Do You Want Customers With Disabilities?

    Posted in Disability Speaker, Thoughts and Beliefs    |    2 Comments

What follows is a tale of two businesses.  Both experiences occurred on the same day.  Both were given a fair shot at my business.  One succeeded greatly, and the other failed miserably.

Customers With Disabilities: Epic Failure

The cleaning of my teeth was finally finished when the dentist entered the room.  This was my first visit to this dentist, and while I’m not going to shame them by mentioning his name or the name of his practice, I will say that he has glowing reviews on several public opinion sites.  The dentist came in and within ten seconds of meeting him, he said the following:

When I saw you come in, I told the hygienist that you likely had poor dental hygiene, and if that was the case, you’d need to see me every two to three months instead of the regular six months.  It turns out you have great dental hygiene, but if that changes because you can’t brush your teeth or no one will help you, you’ll need to come back more often.

There are so many things wrong with his statement that I didn’t even respond until I returned home and called his office.  First, his snap judgement of me was dead wrong.  He assumed that I was unable to brush my teeth before he even talked to me.  This assumption led to several insulting remarks.  Second, the fact that he would tell me about his incorrect first impression is unbelievable.  Making a snap judgement is bad enough, but now you are going to insult me by telling me you assumed I wasn’t capable of caring for myself?  If you guessed wrong, keep it to yourself!  Finally, he wouldn’t let go of his initial assessment.  He guessed wrong, told me he guessed wrong, and then proceeded to try and validate his assessment by assuming that my disability would further limit me in the future.  While that is a possibility, there is no current evidence of that occurring.  He so badly needed his hypothesis to be right, so he further assumed problems that may or may not happen.  The dentist failed in so many ways, that I cancelled a future appointment with him, and will never go back.

(Epilogue: I found a FANTASTIC dentist after searching for a bit, and am very happy to refer anyone to Just for Grins in Keller, TX.  They are awesome!)

Customers With Disabilities: Wonderful Success

Customers With Disabilities DoorwayOn that very same day, I went to a branch of my bank to which I rarely go.  I was by myself, which meant no drive thru banking for me.  I gathered up my deposit info and rolled out of my van and up to the door of the bank.  Usually, when I approach a business that does not have a door opening button, I get to sit and wait until someone sees me and opens the door.  It can be a little humiliating, and that humiliation grows the longer I have to wait.  So, imagine my surprise when the door swung open just as I approached.  A man whom I’d never met before opened both sets of doors and greeted me kindly.  He introduced himself as Al, the bank manager!  He took my deposits to the back and processed them himself, so that I did not have to wait in line nor did I have to reach up to the tall counter where the tellers are located.  Upon leaving, he gave me his business card and said to call him any time I was coming up, and he would come open the doors.  I’ve already tested his promise on another occasion, and he was true to his word.  He’s the bank manager, yet he has time to open the door for me.  Greatness.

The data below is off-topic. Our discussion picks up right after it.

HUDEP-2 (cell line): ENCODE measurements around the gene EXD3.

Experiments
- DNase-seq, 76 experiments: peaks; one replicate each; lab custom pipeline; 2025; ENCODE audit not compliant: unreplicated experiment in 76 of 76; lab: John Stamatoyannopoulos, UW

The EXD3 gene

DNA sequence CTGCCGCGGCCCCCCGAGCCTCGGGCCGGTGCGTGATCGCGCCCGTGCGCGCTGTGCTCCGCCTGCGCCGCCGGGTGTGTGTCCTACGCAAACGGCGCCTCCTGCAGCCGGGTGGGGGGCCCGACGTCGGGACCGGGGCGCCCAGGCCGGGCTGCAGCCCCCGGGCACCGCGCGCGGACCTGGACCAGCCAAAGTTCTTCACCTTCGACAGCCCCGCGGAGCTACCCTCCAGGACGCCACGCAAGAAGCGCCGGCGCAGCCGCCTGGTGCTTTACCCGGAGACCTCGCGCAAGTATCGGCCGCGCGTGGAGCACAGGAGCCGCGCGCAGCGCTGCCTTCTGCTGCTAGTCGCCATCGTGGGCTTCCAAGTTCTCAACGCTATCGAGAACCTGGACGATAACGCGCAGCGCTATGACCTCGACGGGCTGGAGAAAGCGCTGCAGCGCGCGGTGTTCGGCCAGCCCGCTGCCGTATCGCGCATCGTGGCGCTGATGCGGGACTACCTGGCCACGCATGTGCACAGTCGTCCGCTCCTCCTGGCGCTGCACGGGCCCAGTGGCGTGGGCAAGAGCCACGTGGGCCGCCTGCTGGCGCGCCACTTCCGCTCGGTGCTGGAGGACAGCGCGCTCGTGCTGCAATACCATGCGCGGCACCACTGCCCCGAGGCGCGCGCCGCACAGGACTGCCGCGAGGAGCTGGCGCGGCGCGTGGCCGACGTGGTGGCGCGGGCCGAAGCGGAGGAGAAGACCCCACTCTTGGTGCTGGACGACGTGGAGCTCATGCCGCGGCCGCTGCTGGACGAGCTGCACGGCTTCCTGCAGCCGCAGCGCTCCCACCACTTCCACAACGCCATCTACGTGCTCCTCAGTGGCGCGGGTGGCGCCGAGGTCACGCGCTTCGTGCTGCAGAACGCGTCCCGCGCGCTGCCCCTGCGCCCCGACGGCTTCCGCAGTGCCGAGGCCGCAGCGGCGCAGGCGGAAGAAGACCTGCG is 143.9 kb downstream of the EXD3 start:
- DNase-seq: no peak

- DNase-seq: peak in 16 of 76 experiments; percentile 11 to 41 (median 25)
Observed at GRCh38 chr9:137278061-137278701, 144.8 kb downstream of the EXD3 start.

Which One Wanted My Business?

The answer is obvious.  The bank manager desires for me to continue banking with his branch and he shows me that desire by treating me so well.  The dentist was arrogant and rude, and he desperately needs MY Disability Awareness training seminar.  By the way he treated me, he showed me that he did not want me there.  I don’t remain in places where I’m not wanted.

So, the question goes to you.  Do you want my business?  Do you want customers with disabilities?  Then show them you want them.  Begin brainstorming ways to make your customers with special needs feel wanted.  Make your location more accessible, but more importantly, have an accessible attitude.  There is an entire untapped market of people with special needs, and this market will reward your efforts by remaining loyal to your accessible business.

Do you want customers with disabilities?  Then build an accessible business both physically and mentally.  Simple as that.

m4s0n501
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